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Publication numberUS5929739 A
Publication typeGrant
Application numberUS 08/889,095
Publication dateJul 27, 1999
Filing dateJul 7, 1997
Priority dateJul 9, 1996
Fee statusLapsed
Publication number08889095, 889095, US 5929739 A, US 5929739A, US-A-5929739, US5929739 A, US5929739A
InventorsMitsuhiko Totsuka
Original AssigneeYazaki Corporation
Export CitationBiBTeX, EndNote, RefMan
External Links: USPTO, USPTO Assignment, Espacenet
Fusible link
US 5929739 A
Abstract
A fuse includes a fuse element having a pair of terminal portions interconnected by a fusible portion, pivot pawls provided between the fusible portion and each of the terminal portions, seat surfaces respectively supporting the pivot pawls thereon, thereby holding the fuse element within an insulating housing, and pivotal movement-allowing spaces for allowing two portions of the fuse element, separated from each other when the fusible portion is melted, to be pivotally moved about the pivot pawls inside and outside the insulating housing.
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Claims(5)
What is claimed is:
1. A fusible link comprising:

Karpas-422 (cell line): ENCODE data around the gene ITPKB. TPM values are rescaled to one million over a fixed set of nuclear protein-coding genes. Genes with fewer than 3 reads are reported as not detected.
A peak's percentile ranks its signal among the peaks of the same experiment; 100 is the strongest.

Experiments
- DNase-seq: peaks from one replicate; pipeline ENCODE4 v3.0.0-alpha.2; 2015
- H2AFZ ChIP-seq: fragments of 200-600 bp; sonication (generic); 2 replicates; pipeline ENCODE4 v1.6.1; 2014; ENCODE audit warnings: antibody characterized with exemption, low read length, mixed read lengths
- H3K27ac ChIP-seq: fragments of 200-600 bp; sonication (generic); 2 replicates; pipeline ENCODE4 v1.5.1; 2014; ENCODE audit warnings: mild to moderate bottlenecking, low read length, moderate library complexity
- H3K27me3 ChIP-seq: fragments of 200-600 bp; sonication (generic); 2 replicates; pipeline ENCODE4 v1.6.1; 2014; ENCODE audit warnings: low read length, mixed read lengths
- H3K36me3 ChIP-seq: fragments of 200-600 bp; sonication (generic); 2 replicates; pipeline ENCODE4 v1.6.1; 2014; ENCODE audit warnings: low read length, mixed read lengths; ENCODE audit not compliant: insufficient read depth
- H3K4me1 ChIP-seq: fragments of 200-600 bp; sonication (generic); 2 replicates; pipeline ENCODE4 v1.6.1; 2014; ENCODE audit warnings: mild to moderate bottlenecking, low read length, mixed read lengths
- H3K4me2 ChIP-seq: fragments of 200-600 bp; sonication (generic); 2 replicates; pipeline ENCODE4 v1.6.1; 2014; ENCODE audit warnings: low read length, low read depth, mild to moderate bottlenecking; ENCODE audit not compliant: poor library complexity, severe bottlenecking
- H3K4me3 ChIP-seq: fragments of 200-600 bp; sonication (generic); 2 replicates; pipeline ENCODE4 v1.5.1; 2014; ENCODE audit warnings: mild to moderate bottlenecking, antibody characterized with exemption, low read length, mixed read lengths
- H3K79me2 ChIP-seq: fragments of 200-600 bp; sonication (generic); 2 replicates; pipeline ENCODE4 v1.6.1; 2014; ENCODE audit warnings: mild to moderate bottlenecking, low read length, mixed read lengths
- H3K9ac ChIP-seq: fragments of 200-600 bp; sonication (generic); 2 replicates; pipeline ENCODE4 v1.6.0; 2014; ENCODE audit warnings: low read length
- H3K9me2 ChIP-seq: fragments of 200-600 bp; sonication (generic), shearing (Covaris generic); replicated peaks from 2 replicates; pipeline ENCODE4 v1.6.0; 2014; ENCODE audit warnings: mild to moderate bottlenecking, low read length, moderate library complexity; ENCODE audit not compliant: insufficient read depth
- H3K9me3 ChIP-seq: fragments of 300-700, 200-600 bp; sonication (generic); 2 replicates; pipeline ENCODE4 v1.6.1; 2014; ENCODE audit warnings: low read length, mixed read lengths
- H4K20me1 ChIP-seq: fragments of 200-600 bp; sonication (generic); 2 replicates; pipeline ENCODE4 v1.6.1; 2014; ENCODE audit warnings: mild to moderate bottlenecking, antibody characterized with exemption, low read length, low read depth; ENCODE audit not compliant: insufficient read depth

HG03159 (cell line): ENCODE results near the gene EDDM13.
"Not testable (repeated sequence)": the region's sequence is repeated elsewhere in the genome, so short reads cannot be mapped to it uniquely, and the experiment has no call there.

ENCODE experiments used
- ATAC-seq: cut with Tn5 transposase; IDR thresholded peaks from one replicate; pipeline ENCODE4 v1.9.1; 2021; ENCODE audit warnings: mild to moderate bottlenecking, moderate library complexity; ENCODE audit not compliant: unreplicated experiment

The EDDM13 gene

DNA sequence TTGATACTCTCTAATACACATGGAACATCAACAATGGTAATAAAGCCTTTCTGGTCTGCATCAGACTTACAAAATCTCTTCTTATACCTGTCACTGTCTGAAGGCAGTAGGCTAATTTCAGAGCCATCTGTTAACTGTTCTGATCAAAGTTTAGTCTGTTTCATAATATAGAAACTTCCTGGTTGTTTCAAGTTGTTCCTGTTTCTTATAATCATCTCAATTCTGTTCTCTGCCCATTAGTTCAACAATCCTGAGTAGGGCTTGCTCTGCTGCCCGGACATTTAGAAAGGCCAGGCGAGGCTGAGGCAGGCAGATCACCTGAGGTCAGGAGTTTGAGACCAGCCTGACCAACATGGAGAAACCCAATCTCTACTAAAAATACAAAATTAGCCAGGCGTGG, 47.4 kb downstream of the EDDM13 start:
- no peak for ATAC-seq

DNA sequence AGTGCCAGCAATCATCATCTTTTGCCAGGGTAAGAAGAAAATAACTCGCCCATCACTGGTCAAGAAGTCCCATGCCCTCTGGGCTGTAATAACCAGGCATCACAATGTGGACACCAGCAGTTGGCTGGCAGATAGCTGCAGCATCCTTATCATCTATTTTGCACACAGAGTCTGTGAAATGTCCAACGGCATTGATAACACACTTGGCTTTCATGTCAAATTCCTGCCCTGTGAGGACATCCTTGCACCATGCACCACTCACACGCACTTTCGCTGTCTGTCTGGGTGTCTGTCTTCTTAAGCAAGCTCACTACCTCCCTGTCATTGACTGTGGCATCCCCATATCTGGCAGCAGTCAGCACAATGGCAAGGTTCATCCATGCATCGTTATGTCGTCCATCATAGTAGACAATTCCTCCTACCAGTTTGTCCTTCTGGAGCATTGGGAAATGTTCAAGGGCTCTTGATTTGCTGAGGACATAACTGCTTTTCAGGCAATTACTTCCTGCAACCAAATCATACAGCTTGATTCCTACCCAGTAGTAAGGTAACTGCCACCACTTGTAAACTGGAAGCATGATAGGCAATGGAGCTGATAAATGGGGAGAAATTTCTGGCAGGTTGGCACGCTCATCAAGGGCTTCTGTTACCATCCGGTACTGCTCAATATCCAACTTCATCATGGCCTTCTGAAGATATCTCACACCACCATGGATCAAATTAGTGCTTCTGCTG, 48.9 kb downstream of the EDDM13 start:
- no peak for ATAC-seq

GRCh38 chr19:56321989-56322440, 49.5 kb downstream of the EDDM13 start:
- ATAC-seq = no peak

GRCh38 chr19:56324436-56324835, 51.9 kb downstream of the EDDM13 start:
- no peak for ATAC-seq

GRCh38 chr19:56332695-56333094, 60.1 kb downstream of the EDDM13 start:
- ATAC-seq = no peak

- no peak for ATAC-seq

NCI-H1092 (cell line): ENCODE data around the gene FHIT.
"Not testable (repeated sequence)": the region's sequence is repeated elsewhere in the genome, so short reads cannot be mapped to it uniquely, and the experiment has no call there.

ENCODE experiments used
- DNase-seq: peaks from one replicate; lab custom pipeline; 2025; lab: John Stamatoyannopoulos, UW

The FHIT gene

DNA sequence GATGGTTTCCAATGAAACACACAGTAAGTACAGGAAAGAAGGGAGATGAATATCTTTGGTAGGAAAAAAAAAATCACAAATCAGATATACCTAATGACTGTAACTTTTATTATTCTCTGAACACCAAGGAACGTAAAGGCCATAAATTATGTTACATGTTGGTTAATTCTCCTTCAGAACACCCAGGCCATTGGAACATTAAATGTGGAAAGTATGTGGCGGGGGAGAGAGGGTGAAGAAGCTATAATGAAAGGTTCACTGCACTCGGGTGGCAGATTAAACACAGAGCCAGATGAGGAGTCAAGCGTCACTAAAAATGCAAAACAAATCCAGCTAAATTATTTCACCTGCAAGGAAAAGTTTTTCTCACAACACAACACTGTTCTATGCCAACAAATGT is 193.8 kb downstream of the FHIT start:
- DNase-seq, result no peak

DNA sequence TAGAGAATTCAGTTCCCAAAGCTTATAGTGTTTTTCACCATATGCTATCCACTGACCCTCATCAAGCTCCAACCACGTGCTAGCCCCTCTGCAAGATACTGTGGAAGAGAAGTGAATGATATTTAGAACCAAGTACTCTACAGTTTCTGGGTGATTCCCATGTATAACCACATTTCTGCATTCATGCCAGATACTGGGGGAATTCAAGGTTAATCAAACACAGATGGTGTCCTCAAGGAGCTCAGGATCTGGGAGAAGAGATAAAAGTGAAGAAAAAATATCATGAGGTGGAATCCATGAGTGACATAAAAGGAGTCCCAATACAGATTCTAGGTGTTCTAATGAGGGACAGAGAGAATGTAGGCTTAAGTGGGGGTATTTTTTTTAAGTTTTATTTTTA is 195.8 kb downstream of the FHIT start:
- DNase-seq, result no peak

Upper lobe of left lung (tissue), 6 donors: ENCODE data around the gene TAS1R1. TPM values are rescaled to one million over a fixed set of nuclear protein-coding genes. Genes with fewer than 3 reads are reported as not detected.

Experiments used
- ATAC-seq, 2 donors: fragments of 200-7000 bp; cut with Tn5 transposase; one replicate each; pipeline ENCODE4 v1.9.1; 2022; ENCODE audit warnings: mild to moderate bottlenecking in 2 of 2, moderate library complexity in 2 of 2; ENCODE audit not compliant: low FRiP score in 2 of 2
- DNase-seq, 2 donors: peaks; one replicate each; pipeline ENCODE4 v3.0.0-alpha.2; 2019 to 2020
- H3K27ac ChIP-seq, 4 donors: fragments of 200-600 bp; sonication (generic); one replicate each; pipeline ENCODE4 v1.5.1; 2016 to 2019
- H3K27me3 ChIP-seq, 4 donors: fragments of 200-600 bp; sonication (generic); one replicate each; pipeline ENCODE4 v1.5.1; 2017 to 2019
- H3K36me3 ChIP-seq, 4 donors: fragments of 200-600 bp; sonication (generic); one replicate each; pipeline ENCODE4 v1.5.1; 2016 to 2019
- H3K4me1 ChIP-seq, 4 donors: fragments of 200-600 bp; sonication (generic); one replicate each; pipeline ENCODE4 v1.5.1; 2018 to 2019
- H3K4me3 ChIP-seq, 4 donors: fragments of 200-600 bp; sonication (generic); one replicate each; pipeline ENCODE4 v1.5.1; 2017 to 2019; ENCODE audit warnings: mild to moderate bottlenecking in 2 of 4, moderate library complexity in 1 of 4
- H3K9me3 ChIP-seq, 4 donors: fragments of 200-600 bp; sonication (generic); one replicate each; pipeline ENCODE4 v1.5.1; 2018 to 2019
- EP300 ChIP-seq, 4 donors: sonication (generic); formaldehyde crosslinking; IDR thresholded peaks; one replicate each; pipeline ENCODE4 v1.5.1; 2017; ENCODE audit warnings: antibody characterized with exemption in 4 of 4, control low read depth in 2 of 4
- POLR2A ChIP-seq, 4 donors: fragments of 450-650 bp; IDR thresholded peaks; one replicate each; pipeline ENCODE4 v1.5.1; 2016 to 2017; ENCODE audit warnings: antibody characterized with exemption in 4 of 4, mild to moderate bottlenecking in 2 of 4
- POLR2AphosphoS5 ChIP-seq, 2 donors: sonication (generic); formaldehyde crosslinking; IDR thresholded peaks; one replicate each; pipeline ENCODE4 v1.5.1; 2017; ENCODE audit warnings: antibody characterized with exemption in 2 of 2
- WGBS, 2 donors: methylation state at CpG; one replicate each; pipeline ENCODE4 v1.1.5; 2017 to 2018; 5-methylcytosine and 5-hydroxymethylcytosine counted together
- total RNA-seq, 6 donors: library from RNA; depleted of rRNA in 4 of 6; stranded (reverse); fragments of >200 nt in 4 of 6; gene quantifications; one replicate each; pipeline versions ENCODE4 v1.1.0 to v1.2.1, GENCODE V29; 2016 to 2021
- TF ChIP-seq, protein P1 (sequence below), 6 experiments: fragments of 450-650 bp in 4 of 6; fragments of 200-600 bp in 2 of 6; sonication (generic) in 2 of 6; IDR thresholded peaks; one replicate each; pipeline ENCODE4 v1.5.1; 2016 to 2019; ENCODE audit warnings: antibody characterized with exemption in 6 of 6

a fuse element having a pair of terminal portions, leg plates perpendicular to the terminal portions and interconnected by a fusible portion, and the fuse element having two pairs of pivot pawls, each pair of said pivot pawls formed at a lower end portion of each of the leg plates, and projecting perpendicularly to leg plates;
a spacer having seat surfaces respectively supporting the pivot pawls thereon to hold the fuse element within an insulating housing, wherein the spacer includes a tapering surface slating downwardly away from the leg plate; and
pivotal movement-allowing spaces for allowing two portions of the fuse element, separated from each other when the fusible portion is melted, to be pivotally moved about the pivot pawls inside and outside the insulating housing.
2. A fusible link as claimed in claim 1, wherein the spacer includes a tapering surface slanting downwardly away from the leg plate.
3. A fuse element comprising:
a pair of terminal portions, each terminal portion having a mounting hole;
leg plates perpendicular to the terminal portions, and extending upwardly respectively from opposed edges of the pair of terminal portions;
a fusible portion interconnecting uppers ends of the leg plates; and
two pairs of pivot pawls, each pair of said pivot pawls formed at a lower end portion and at an outer edge of each of the leg plates, and projecting perpendicularly to leg plates.
4. A fuse element as claimed in claim 3, wherein said fuse element is symmetrical with respect to said fusible portion.
5. The fuse element of claim 3, wherein the pivotal movement of the fuse element communicates melting of the fusible portion.
Description
BACKGROUND OF THE INVENTION

1. Field of the Invention

This invention relates to a fusible link of the cartridge type used in a vehicle or the like, and more particularly to a structure in which a melted portion, formed as a result of the melting of the fuse, is prevented from being short-circuited.

2. Related Art